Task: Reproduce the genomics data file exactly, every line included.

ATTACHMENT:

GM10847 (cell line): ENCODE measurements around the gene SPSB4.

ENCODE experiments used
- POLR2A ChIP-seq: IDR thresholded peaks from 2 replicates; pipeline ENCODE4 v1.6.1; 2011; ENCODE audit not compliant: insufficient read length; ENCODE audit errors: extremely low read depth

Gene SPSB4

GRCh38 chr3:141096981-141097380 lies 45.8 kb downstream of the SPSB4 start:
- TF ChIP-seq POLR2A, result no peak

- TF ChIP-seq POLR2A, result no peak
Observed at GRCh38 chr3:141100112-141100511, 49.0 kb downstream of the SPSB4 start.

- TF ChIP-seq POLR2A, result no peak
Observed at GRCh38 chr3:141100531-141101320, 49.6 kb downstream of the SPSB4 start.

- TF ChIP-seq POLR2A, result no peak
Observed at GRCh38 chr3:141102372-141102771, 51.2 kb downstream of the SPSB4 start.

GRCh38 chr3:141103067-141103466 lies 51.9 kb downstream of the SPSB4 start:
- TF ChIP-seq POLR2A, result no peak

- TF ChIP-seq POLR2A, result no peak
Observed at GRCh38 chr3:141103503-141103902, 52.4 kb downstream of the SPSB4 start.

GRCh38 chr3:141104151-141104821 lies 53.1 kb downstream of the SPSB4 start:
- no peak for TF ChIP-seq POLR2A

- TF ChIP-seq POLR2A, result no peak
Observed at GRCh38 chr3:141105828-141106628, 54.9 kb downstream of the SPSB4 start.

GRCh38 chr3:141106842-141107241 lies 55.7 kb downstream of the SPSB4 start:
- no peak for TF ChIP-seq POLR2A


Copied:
GM10847 (cell line): ENCODE measurements around the gene SPSB4.

ENCODE experiments used
- POLR2A ChIP-seq: IDR thresholded peaks from 2 replicates; pipeline ENCODE4 v1.6.1; 2011; ENCODE audit not compliant: insufficient read length; ENCODE audit errors: extremely low read depth

Gene SPSB4

GRCh38 chr3:141096981-141097380 lies 45.8 kb downstream of the SPSB4 start:
- TF ChIP-seq POLR2A, result no peak

- TF ChIP-seq POLR2A, result no peak
Observed at GRCh38 chr3:141100112-141100511, 49.0 kb downstream of the SPSB4 start.

- TF ChIP-seq POLR2A, result no peak
Observed at GRCh38 chr3:141100531-141101320, 49.6 kb downstream of the SPSB4 start.

- TF ChIP-seq POLR2A, result no peak
Observed at GRCh38 chr3:141102372-141102771, 51.2 kb downstream of the SPSB4 start.

GRCh38 chr3:141103067-141103466 lies 51.9 kb downstream of the SPSB4 start:
- TF ChIP-seq POLR2A, result no peak

- TF ChIP-seq POLR2A, result no peak
Observed at GRCh38 chr3:141103503-141103902, 52.4 kb downstream of the SPSB4 start.

GRCh38 chr3:141104151-141104821 lies 53.1 kb downstream of the SPSB4 start:
- no peak for TF ChIP-seq POLR2A

- TF ChIP-seq POLR2A, result no peak
Observed at GRCh38 chr3:141105828-141106628, 54.9 kb downstream of the SPSB4 start.

GRCh38 chr3:141106842-141107241 lies 55.7 kb downstream of the SPSB4 start:
- no peak for TF ChIP-seq POLR2A